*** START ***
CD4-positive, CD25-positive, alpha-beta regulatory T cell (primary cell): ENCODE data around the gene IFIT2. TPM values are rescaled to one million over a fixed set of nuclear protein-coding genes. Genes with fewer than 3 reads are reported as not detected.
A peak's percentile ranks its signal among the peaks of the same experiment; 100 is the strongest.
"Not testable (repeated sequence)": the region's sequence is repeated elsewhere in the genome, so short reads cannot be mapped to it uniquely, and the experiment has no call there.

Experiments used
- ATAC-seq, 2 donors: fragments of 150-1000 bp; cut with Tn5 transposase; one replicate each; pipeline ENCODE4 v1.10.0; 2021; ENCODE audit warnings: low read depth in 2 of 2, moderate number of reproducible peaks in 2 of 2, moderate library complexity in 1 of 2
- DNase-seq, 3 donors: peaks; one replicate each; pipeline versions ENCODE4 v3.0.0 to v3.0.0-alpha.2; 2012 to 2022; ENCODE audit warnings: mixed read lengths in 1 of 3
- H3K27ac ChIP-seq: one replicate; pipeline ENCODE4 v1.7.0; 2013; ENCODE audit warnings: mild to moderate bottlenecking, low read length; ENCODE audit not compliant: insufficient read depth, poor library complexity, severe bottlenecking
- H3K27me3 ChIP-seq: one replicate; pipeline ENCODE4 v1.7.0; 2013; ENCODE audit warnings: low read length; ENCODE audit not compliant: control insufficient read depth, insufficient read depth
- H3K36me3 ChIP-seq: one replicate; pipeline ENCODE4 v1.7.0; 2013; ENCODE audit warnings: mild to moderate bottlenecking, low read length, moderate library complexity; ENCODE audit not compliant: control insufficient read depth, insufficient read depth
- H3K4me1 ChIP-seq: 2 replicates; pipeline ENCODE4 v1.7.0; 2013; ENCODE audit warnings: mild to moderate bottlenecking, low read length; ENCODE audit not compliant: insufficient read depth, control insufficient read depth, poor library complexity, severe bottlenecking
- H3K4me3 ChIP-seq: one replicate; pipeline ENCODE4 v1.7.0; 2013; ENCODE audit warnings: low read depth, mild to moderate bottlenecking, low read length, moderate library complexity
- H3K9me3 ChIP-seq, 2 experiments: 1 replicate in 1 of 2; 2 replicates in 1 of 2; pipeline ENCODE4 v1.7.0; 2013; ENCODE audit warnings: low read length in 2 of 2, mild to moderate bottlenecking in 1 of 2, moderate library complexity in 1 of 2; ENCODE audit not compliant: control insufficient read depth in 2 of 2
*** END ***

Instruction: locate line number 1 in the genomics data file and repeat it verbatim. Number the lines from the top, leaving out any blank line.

CD4-positive, CD25-positive, alpha-beta regulatory T cell (primary cell): ENCODE data around the gene IFIT2. TPM values are rescaled to one million over a fixed set of nuclear protein-coding genes. Genes with fewer than 3 reads are reported as not detected.